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Once Raider hopeful Trent Richardson admits he got lazy in NFL

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Kirby Lee-USA TODAY Sports

This time last year the Raiders had added former number three overall pick Trent Richardson, who had been cut by the Colts, in the hopes he could resurrect his once promising career in Oakland. Richardson was on his third stop in just three years in the NFL and what looked to be his last.

Things didn't go well for Richardson in Oakland. When he arrived, the team immediately put weight goals in place. Knowing his chances were slimming, he need to start doing likewise. His efforts were tripped up when he started training camp on the non-football illness list with what he later said was a bout with pneumonia.

"Trent is here (at training camp), he came back very close to the weight, which was a pretty ambitious goal to get to and he's down in the low 220s," said Del Rio. "That's what we asked of him, that's where he was as a player at 'Bama. I really believe with him committing himself like that and getting himself in that type of shape, he'll have a chance to come out here and show what he's really capable of."

After having been traded away by the Browns just a year after drafting him, and then cut by the Colts just two seasons after they traded a first round pick to acquire him, the weight issues were clearly a major concern.

Even at that time, Richardson didn't get it. He mocked the Colts for holding firm to their weight restrictions and imposing penalties on him for not meeting them.

Though Richardson was able to get down to the desired weight with the Raiders, it may have already been too late. While he should have been at camp with his teammates, building muscle, and competing for a roster spot, he fell behind and never recovered. He didn't make the regular season roster.

That's when he had to take a look at himself.

"I didn't hit rock bottom, but I was right there to where it's like, OK, I get it," Richardson told "To look my kids in the face after getting cut by Oakland and tell them I didn't have a job and to not know what was going to be my next turn, that really bit me in the butt."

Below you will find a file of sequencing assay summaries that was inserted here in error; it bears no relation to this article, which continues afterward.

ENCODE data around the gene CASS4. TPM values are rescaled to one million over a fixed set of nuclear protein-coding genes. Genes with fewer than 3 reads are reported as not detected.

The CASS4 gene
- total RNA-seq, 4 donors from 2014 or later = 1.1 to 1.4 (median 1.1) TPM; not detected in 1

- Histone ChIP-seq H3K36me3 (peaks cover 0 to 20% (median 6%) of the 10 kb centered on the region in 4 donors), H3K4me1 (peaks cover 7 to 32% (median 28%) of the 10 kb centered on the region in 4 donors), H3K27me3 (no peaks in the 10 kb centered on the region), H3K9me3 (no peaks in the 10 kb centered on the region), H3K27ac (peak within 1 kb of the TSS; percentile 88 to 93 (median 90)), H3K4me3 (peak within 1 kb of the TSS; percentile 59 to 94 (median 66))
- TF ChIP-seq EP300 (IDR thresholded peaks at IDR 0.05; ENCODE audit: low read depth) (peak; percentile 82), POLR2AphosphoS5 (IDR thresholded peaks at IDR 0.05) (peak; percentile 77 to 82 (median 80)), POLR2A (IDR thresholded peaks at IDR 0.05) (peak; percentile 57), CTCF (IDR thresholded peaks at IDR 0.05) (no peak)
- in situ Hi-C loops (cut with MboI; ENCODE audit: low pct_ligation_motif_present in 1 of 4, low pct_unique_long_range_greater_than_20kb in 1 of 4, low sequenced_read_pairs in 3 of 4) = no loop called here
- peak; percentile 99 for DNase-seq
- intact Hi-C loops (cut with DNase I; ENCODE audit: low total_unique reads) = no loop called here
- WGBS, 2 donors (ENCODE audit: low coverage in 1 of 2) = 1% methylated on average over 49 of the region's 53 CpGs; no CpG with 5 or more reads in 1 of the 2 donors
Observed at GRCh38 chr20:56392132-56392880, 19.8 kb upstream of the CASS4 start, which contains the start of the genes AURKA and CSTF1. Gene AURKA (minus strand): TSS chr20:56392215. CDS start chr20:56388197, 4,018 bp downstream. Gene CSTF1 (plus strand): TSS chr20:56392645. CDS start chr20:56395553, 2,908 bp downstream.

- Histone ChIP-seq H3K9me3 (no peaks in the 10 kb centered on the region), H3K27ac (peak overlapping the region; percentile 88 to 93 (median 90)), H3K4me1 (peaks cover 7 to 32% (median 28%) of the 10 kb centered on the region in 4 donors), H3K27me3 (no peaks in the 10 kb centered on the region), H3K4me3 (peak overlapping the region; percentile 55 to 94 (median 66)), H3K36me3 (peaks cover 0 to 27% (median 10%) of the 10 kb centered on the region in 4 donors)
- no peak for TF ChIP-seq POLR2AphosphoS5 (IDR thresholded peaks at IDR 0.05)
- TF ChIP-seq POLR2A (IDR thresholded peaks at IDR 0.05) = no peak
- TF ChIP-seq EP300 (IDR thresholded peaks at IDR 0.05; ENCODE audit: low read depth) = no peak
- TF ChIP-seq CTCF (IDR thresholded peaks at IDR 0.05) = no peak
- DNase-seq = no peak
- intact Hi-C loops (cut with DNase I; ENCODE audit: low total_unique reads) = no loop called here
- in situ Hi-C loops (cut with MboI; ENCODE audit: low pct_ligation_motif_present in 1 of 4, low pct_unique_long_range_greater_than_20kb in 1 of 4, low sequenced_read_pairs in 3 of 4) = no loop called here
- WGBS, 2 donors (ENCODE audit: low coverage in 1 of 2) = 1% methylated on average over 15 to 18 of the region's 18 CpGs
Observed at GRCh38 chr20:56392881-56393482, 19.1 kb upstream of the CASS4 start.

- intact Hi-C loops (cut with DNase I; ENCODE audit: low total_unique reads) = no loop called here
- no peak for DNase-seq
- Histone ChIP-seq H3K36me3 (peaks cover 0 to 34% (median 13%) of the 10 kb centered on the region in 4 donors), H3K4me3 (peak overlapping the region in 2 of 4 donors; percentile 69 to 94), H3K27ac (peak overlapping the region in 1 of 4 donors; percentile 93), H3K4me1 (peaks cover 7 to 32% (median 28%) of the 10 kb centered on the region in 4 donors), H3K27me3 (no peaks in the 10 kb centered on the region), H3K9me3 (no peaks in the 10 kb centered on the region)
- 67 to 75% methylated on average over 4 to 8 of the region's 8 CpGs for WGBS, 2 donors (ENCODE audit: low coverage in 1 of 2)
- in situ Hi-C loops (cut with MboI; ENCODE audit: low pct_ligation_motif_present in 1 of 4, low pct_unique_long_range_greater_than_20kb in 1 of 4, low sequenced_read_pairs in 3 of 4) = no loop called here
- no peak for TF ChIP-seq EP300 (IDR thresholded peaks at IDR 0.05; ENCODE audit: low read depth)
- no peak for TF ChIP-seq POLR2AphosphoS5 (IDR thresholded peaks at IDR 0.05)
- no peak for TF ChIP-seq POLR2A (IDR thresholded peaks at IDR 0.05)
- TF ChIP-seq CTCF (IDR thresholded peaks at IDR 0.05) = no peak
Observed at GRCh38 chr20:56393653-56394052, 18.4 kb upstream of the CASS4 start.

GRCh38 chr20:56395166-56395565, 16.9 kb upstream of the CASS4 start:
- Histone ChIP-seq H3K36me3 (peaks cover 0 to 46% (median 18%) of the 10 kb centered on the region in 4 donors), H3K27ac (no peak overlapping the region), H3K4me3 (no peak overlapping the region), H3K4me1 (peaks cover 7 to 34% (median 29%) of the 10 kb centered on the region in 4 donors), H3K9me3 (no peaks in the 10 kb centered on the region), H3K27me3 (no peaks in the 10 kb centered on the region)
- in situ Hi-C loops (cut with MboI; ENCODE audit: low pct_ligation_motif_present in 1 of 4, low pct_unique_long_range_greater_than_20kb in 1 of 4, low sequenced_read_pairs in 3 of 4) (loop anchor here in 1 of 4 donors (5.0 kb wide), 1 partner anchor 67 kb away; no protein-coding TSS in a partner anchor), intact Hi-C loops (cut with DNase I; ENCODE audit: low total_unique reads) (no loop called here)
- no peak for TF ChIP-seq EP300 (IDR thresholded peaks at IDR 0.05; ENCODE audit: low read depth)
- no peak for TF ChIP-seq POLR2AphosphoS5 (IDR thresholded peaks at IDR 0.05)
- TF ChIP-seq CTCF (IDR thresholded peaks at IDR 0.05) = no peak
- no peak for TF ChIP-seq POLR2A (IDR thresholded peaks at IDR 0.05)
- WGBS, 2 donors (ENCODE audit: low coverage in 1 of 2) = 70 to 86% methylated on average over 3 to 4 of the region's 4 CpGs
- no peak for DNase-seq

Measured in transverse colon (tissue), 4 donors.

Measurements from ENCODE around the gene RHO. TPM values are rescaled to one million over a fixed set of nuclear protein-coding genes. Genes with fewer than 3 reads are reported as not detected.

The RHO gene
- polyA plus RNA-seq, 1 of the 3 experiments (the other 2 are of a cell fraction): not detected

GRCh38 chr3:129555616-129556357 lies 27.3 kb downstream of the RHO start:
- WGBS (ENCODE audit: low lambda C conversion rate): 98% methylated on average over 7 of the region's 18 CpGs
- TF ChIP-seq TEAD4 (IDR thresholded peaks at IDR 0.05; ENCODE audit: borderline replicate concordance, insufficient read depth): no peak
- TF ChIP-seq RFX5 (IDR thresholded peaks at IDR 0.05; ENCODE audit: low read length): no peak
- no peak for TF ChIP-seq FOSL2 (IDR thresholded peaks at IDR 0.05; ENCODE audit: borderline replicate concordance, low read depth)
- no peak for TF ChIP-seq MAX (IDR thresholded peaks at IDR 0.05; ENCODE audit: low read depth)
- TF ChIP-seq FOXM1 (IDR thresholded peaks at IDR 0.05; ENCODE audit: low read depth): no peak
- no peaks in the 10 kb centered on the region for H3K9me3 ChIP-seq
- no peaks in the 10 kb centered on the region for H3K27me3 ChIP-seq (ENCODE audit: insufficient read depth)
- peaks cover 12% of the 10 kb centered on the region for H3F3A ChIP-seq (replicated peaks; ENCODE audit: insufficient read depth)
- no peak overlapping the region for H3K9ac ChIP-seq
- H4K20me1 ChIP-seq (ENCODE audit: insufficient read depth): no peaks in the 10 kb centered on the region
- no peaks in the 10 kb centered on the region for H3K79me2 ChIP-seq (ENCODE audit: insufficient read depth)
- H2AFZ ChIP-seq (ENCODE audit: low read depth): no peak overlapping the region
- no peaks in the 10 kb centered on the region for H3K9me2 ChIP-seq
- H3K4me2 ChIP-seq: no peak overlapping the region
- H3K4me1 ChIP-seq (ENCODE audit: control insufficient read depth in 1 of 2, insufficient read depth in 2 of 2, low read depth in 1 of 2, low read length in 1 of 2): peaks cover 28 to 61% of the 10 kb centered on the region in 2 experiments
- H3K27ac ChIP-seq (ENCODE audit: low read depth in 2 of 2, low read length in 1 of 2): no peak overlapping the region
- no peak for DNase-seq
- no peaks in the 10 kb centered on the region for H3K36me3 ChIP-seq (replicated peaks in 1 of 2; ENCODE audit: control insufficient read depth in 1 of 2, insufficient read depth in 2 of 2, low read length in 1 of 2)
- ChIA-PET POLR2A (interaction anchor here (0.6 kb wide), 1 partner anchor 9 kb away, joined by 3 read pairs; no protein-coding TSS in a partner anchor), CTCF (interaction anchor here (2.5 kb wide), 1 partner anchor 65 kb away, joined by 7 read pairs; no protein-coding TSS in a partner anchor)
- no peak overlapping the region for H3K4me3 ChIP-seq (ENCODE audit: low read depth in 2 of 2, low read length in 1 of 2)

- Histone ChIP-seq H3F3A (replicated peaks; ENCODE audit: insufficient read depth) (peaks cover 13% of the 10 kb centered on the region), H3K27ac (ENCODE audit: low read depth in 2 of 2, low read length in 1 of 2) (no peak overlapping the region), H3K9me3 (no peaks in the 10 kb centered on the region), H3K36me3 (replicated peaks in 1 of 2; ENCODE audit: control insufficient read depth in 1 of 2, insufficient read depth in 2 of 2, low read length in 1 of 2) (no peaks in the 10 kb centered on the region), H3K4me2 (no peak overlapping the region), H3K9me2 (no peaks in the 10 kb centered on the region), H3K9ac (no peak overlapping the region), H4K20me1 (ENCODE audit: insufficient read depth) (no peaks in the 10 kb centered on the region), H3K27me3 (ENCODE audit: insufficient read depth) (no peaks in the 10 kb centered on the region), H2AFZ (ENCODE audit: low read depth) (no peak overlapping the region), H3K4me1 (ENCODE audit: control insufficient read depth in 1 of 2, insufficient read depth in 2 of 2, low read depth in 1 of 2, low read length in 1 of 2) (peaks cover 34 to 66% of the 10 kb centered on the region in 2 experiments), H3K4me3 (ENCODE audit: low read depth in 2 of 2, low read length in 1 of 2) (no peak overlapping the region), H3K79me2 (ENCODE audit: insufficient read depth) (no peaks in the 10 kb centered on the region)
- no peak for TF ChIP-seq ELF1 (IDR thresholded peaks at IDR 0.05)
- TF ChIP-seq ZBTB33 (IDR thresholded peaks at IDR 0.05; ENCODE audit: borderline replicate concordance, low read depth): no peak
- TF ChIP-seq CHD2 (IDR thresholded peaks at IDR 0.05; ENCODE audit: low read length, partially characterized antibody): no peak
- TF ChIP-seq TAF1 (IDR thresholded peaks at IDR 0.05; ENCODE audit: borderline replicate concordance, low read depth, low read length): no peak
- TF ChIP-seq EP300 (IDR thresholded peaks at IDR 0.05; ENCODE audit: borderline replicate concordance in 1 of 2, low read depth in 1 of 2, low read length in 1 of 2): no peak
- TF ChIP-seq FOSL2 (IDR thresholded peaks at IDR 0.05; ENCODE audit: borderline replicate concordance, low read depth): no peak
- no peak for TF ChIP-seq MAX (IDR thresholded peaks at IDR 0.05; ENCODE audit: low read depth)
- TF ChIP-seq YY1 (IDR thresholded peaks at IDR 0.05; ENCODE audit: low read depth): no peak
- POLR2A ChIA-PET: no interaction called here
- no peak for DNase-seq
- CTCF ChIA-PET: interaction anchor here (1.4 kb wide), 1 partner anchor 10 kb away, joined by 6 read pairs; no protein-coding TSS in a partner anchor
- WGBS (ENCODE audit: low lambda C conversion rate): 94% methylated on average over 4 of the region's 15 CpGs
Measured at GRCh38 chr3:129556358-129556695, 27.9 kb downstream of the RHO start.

Failed tryouts for several other teams after that and being out of football for a season gave Richardson, still just 25-years-old, plenty to think about.

Finally, he began to realize what several other teams had already realized, and the reason the Raiders wanted him to return to the weight he was at Alabama - because that's the last time he really put in the work to be great.

"It's very easy to get lazy in the NFL -- not having everything scheduled and not having everything like at Alabama where it was so structured," Richardson said. "We had study hall or we had to get a workout in in between classes and had five classes a day. It was just so structured. In the NFL, everything's on your own."

This offseason, he has been talking with the Ravens. Then he showed up for a workout with the team 238 pounds - some 15 pounds over the weight goals the Raiders had placed on him and 10 pounds over his weight at his Alabama Pro Day. So, unlike the Raiders who signed him before putting weight goals on him, the Ravens won't bring him in until he reaches a ‘physical benchmark'.

"It's in Trent's court," Harbaugh told reporters at the owners meeting last week. "... He's keeping me posted on his training. I'm planning on Trent being a Raven right now. I'm kind of excited about it. Talking to him on the phone, I really like him. I'm excited. Here's a high-caliber, high draft pick guy that seems like he's really motivated and wants to do well. So Trent, keep working, man. Keep working hard. See you in a couple of weeks."

Richardson said when he first showed up in Raiders camp, that he was driven to prove himself.

"I'm very driven," Richardson said in last year's camp. "First of all because I got kids. Second of all I got a lot to prove to myself. Everybody wants to put pressure on me and that pressure is nothing but greatness. These people want me to be great out here."

He is saying similar now, but perhaps with a greater sense of urgency.

"This motivates me even more, motivates me to not let coach Harbaugh down for taking this chance," Richardson said. "I had to readjust and come back and write my playbook over. If I didn't, what was I going to get back? The same results? Nah. Just came back, doing what I did to get here and get past here and to get to a Pro Bowl, and I want to be that yellow jacket (a Hall of Famer). I know I've got that talent. I know I've got that pedigree. And I'm going to be that. That's what I need. That's what I'm going to be.

"And whether they want to hear it or not, I'm going to show it. This is what I'm going to do. I'm going to prove it. And like I keep saying, it's going to be fun looking people in the eye and hearing what they have to say after this year."

Hard to believe it would take this many chances for anyone to wake up and put forth the effort necessary to keep their NFL dream alive. We'll see if this time he can live up to his potential.